Second, Kasich said he was “undecided” about endorsing and voting for Trump. This breaks a promise he made more than once in public debates to support the GOP nominee. In other words Kasich was telling us lies when he took the pledge. Can we believe anything Kasich told us before or will tell us in the future? Probably not.

More callously, Kasich hid behind the skirts of his wife and daughters by blaming them for his reluctance to support Trump.

The rest of the interview was a veiled attempt by Kasich to demonize Trump as a raw cynic while painting himself as a spiritual unifier. Even star-struck Cooper found it pretty boring television and moved on.

In summary, Little Johnny Kasich, mister 1-out-of 46 (as Trump pegged him), is playing hard to get with The Donald. Johnny thinks that Donny desperately needs Johnny's support to win battleground Ohio's 18 electoral votes to have a shot at winning the Presidency.

Translated, Johnny wants something, or somethings, from Donny in order to give that precious support. Either Donny bends to Johnny's will and makes the dirty political deal or Donny comes up short, the theory goes.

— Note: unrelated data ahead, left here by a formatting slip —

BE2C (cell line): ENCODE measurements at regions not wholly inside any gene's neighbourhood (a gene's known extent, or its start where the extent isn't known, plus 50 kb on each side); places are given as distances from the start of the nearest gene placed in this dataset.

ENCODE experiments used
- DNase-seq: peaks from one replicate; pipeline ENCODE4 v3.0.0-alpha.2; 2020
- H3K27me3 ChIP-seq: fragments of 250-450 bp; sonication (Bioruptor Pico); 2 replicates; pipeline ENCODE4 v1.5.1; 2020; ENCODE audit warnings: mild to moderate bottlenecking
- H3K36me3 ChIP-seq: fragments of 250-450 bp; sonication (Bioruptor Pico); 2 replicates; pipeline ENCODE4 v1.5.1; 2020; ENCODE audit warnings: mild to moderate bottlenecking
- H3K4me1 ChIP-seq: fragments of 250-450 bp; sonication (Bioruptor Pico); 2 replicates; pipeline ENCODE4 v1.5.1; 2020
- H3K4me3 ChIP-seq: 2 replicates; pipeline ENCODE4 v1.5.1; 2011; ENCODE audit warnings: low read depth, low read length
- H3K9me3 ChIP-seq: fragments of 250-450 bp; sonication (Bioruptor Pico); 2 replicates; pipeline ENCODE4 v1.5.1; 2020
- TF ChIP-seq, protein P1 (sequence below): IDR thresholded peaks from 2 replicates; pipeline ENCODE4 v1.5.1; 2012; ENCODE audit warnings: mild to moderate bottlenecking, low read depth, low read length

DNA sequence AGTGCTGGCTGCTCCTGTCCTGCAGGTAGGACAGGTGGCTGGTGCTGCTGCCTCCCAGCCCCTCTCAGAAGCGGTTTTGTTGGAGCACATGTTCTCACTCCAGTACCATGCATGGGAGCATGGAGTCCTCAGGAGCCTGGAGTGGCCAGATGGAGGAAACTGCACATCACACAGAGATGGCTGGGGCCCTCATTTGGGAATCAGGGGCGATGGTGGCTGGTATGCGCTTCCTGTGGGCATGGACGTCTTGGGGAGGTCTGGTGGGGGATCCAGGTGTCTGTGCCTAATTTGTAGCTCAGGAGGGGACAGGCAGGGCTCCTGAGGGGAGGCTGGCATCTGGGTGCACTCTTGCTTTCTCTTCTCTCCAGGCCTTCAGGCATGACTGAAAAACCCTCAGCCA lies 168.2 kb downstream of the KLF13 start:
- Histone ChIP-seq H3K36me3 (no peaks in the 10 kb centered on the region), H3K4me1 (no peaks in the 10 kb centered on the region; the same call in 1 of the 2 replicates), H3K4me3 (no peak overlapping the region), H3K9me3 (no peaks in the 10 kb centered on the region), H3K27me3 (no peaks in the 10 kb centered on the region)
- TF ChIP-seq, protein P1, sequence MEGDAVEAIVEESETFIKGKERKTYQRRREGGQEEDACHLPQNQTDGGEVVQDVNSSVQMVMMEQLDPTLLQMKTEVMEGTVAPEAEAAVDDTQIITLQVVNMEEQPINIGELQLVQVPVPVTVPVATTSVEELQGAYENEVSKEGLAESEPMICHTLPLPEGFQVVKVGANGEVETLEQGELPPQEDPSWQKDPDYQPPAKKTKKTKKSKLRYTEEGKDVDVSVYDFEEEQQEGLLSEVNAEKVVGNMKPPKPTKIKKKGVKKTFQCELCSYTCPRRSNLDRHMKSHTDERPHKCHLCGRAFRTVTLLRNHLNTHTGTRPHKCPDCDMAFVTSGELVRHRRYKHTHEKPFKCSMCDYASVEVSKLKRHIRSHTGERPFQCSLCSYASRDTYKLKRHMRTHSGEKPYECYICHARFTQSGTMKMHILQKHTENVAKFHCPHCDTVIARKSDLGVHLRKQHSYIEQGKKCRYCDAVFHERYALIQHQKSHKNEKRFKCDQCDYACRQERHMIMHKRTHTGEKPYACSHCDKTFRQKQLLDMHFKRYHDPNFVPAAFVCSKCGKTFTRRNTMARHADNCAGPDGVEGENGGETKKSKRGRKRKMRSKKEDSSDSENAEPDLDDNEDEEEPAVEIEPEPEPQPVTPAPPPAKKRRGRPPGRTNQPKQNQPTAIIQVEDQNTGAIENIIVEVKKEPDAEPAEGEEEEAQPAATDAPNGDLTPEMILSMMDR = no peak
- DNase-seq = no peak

I bet Donald Trump tells John Kasich to blow it out his ear, figuring that the Trump blitzkrieg is so powerful that it will win Ohio anyway.

On Nov. 9 look for Kasich in the Buckeye Ditch, run over by the metaphorical political bus, driven and riven by The Donald.

“Poodles” Fail To Ask Tough Questions

A week after the Cooper gasbag fest, Kasich stopped hiding from Ohio journalists, such as they are, and invited in his favorite Buckeye "poodles," Darrel Rowland of the Columbus Dispatch (dispatch.com) and Henry Gomez of cleveland.com (affiliated with the Cleveland Plain Dealer).

Kasich knew the poodles would dutifully report whatever he told them and that they would not ask him the following embarrassing questions:

How much did Ohio taxpayers pay for security and travel during your presidential campaign?
Will you pay back the estimated $1 million-plus?
Will you repay the taxpayers from your presidential campaign account's $1.1 million surplus?
Why did you fail to visit the folks near Piketon whose family and friends were massacred?